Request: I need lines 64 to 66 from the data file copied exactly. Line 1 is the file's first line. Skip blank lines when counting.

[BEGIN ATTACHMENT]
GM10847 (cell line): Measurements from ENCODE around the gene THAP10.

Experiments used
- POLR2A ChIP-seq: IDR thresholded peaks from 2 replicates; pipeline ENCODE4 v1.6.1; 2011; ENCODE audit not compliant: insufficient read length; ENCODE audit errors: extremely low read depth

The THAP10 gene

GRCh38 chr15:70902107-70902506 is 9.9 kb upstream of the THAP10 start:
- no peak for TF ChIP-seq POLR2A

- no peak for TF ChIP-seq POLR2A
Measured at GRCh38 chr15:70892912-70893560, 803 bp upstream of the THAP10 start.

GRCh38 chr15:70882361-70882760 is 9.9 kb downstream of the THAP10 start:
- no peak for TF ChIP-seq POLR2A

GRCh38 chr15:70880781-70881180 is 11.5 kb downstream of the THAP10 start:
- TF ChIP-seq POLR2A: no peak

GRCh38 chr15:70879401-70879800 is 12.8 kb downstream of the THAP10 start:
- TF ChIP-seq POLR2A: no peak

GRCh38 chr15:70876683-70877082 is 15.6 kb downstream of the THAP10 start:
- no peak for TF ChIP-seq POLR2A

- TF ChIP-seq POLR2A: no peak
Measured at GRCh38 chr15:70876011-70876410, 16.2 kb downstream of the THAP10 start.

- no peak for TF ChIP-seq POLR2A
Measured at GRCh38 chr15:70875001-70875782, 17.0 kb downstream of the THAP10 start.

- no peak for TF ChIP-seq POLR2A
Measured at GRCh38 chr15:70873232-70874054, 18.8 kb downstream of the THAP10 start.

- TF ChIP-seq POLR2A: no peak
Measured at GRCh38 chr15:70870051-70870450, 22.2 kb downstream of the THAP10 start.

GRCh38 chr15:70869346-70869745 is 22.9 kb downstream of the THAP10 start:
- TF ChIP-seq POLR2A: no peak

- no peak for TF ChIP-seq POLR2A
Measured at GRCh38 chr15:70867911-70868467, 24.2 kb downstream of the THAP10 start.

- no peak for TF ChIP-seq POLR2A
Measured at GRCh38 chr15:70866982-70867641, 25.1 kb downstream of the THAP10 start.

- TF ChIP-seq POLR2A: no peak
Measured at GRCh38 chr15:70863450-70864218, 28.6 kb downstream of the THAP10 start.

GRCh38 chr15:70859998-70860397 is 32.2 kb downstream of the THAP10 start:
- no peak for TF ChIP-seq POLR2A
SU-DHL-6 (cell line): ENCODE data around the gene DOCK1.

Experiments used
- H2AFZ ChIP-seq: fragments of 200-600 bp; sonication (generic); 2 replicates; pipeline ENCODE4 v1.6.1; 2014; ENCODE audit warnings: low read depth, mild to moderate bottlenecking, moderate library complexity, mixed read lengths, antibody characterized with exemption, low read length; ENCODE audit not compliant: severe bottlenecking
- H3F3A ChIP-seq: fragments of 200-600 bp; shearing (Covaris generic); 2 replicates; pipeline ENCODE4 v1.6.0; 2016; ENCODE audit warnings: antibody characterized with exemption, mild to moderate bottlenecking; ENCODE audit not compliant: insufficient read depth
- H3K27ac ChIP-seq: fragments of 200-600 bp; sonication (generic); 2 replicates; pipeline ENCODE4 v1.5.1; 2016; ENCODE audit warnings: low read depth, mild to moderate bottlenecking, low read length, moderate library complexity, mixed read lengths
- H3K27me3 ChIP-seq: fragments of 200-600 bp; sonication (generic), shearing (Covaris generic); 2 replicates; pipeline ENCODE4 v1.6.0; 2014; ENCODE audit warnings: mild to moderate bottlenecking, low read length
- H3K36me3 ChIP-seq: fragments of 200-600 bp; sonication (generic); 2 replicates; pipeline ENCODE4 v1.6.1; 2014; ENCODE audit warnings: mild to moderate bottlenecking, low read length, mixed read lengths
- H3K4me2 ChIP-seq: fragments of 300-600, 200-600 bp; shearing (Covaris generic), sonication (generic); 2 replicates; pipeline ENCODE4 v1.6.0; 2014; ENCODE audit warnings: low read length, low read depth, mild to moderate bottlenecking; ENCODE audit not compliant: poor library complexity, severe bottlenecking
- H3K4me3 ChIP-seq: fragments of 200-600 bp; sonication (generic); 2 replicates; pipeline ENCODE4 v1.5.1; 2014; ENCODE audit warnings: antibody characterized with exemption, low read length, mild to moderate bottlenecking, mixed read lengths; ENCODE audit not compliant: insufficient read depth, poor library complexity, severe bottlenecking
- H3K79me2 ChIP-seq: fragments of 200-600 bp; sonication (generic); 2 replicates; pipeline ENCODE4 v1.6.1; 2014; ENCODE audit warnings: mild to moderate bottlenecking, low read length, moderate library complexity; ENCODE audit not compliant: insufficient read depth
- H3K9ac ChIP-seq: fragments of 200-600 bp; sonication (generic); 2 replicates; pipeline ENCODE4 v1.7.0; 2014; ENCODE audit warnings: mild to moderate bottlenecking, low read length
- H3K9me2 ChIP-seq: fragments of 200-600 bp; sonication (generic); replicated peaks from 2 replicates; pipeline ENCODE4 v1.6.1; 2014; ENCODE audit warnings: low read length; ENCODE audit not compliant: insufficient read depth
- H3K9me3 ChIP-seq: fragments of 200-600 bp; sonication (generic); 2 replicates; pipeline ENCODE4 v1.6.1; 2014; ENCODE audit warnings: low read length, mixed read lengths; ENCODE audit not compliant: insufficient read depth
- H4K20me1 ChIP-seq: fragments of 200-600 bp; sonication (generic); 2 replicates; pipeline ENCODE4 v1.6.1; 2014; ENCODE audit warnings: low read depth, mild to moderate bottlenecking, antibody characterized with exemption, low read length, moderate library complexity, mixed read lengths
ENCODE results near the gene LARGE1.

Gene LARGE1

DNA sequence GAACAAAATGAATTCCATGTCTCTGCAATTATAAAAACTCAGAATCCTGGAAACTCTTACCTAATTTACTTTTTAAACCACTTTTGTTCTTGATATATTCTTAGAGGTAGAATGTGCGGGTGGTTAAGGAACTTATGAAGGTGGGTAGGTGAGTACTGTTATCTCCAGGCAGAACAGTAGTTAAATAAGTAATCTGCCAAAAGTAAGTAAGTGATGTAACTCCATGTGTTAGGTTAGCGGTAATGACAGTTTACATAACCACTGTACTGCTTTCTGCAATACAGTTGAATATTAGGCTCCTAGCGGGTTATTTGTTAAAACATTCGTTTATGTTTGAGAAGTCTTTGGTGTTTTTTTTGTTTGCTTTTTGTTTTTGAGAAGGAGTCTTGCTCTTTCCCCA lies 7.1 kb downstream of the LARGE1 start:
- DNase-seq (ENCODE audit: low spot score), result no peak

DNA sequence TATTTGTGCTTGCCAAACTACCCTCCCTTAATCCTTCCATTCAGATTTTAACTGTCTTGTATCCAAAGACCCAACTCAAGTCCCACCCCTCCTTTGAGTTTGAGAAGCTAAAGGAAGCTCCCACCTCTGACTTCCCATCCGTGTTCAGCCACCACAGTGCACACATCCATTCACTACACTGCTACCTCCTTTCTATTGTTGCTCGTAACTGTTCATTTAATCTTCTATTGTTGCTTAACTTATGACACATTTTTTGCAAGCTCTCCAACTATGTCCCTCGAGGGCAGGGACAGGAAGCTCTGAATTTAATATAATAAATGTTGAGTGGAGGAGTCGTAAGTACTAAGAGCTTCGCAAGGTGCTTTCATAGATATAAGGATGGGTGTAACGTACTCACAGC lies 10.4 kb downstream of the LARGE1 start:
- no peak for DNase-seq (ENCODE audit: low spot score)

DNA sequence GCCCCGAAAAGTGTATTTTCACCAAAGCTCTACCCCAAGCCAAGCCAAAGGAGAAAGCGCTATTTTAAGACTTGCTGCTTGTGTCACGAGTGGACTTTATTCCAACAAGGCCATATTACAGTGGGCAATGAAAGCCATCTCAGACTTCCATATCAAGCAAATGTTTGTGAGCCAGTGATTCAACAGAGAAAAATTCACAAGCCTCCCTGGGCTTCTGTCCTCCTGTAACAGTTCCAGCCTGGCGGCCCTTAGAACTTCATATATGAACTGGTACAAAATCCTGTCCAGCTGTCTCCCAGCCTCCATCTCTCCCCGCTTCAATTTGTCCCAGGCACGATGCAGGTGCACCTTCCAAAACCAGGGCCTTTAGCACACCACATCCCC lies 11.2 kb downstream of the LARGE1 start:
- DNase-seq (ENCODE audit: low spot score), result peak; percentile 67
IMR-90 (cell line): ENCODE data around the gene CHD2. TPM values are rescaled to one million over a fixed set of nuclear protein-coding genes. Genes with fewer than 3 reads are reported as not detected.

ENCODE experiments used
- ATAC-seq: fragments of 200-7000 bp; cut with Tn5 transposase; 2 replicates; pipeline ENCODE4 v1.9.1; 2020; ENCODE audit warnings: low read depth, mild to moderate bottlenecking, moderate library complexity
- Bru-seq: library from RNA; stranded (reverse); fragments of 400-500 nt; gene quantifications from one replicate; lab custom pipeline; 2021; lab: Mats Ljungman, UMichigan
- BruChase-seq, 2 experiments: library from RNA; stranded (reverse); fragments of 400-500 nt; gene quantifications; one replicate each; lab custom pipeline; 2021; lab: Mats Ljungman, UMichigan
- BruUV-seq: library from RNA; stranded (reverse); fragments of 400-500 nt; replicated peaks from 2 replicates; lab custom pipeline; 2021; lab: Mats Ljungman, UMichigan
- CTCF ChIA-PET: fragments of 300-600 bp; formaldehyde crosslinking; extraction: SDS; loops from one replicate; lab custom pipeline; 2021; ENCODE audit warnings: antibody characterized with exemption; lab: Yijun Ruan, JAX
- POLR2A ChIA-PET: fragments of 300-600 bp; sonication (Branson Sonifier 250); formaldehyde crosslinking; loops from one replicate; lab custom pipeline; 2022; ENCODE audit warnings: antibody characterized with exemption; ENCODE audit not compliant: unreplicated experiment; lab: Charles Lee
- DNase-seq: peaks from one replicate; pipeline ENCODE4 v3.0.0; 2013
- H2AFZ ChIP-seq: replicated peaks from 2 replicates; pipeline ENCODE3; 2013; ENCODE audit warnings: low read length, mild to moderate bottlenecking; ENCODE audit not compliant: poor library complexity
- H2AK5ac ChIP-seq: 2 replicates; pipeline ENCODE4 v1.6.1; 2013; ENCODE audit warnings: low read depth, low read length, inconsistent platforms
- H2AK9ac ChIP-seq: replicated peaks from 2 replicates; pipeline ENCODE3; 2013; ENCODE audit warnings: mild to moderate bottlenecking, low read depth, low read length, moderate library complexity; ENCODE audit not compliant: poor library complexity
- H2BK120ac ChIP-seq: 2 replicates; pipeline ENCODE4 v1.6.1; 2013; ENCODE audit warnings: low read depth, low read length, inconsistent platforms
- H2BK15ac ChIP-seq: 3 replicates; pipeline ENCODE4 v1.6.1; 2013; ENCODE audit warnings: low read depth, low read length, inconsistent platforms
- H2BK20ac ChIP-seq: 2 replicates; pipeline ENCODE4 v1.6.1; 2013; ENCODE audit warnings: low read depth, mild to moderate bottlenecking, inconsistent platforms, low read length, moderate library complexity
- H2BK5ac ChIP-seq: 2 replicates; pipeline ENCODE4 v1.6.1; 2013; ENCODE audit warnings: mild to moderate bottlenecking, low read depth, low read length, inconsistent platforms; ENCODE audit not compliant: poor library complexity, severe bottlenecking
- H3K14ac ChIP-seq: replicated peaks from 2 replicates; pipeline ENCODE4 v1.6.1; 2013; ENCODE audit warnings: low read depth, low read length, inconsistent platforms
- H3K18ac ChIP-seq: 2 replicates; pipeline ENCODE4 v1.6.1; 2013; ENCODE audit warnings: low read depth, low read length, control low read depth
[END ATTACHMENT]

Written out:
- POLR2A ChIA-PET: fragments of 300-600 bp; sonication (Branson Sonifier 250); formaldehyde crosslinking; loops from one replicate; lab custom pipeline; 2022; ENCODE audit warnings: antibody characterized with exemption; ENCODE audit not compliant: unreplicated experiment; lab: Charles Lee
- DNase-seq: peaks from one replicate; pipeline ENCODE4 v3.0.0; 2013
- H2AFZ ChIP-seq: replicated peaks from 2 replicates; pipeline ENCODE3; 2013; ENCODE audit warnings: low read length, mild to moderate bottlenecking; ENCODE audit not compliant: poor library complexity